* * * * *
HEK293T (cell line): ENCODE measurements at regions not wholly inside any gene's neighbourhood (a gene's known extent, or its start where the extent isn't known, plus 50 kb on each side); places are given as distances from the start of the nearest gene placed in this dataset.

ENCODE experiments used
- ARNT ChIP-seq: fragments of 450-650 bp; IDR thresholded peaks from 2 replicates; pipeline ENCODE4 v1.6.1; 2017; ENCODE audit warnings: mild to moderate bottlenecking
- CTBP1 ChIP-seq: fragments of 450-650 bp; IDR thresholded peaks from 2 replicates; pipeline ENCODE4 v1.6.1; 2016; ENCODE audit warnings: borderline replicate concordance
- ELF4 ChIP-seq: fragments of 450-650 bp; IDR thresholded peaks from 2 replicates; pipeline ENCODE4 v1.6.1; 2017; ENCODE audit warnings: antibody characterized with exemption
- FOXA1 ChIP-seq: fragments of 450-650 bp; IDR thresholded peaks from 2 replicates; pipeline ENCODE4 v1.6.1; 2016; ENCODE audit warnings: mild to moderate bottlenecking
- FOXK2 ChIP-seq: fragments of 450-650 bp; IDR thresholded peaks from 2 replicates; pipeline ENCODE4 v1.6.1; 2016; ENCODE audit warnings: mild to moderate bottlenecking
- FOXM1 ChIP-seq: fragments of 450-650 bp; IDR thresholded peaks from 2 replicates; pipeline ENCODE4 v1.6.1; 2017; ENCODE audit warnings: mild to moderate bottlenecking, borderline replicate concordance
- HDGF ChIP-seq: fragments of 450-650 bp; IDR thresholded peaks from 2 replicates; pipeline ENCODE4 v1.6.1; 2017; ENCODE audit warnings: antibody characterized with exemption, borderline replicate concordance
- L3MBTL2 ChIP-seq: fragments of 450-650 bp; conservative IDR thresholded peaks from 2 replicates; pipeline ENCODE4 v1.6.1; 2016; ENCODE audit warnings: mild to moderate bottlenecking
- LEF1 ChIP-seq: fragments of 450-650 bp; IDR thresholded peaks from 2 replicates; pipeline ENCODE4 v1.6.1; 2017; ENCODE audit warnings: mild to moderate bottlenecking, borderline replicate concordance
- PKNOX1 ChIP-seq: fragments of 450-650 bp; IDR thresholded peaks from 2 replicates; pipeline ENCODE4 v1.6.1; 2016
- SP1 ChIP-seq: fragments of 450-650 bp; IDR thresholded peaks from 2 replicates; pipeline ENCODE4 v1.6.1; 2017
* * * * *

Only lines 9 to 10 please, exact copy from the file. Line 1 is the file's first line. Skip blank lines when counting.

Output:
- HDGF ChIP-seq: fragments of 450-650 bp; IDR thresholded peaks from 2 replicates; pipeline ENCODE4 v1.6.1; 2017; ENCODE audit warnings: antibody characterized with exemption, borderline replicate concordance
- L3MBTL2 ChIP-seq: fragments of 450-650 bp; conservative IDR thresholded peaks from 2 replicates; pipeline ENCODE4 v1.6.1; 2016; ENCODE audit warnings: mild to moderate bottlenecking